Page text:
Americans have no idea what they're talking about when discussing the federal budget. Stop the presses.
.... when it comes time to get specific, the cuts that Americans are by and large in agreement on don't add up to much. While they want Congress to drastically reduce spending overall, they overwhelmingly oppose doing so by scaling back some of the budget's biggest pieces.
Essentially, Americans want to have their budget cake and eat it too.
For instance, foreign aid is one of the only areas that most Americans are willing to squeeze for savings....
.... So how much money do Americans think could be slashed from international aid?
In a World Public Opinion poll conducted last November, respondents guessed, on average, that foreign aid spending represented 27% of the federal budget. To trim spending, the same respondents suggested that, on average, foreign should make up a slimmer 13% of the total budget, surely delivering massive savings.
The problem? Foreign aid is actually a minuscule 1% of the total budget. Even eliminating it altogether would do little to balance the budget or reduce the deficit...
.... When it comes to defense spending, Americans generally oppose cuts and wildly underestimating how much is already being spent.
In the previously-cited Gallup poll, nearly six in ten respondents opposed cutting defense spending. Meanwhile, a Rasmussen poll released last week found that 37% of Americans thought defense outlays were fine at their current levels, while 32% thought defense spending was too high, and 27% thought it was too low.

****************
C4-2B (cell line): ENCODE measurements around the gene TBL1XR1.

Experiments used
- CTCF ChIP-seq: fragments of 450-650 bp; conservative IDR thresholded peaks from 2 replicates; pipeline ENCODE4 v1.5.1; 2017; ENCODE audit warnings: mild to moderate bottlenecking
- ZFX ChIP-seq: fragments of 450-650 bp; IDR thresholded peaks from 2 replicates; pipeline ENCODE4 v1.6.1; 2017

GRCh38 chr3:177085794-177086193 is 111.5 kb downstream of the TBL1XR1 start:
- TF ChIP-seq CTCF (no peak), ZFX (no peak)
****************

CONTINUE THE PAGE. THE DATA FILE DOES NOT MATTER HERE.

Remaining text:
Yet the Rasmussen survey also asked this question:To ensure its safety, should the United States always spend at least three times as much on defense as any other nation?
Only 25% of respondents agreed with that statement, compared to 40% who disagreed.
In reality, though, the U.S. spends more than that -- much, much more...
...In effect, that meant that the poll's participants contradicted themselves in the span of a few questions, both opposing cuts to defense spending, while also -- unknowingly -- saying the U.S. already spends too much on its military.
Simplistic and fact-free bloviations of the teabagger variety -- the idea that balancing the budget requires no more than eliminating PBS and aid to Israel, that it can be done without raising taxes -- go largely unchallenged by the legitimate media (and actively promoted by the illegitimate ones). And the result is an uninformed public, easily lied to and led into fantasy beliefs. It's no way to elect people willing and able to get things done.